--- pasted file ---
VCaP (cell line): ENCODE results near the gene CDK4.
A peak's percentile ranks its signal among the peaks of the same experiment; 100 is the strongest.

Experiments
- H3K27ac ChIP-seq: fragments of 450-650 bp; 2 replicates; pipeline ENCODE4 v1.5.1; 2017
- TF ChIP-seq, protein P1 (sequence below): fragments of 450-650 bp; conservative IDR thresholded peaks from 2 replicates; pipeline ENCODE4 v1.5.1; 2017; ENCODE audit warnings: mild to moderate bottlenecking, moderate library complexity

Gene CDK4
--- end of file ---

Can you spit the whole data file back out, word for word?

VCaP (cell line): ENCODE results near the gene CDK4.
A peak's percentile ranks its signal among the peaks of the same experiment; 100 is the strongest.

Experiments
- H3K27ac ChIP-seq: fragments of 450-650 bp; 2 replicates; pipeline ENCODE4 v1.5.1; 2017
- TF ChIP-seq, protein P1 (sequence below): fragments of 450-650 bp; conservative IDR thresholded peaks from 2 replicates; pipeline ENCODE4 v1.5.1; 2017; ENCODE audit warnings: mild to moderate bottlenecking, moderate library complexity

Gene CDK4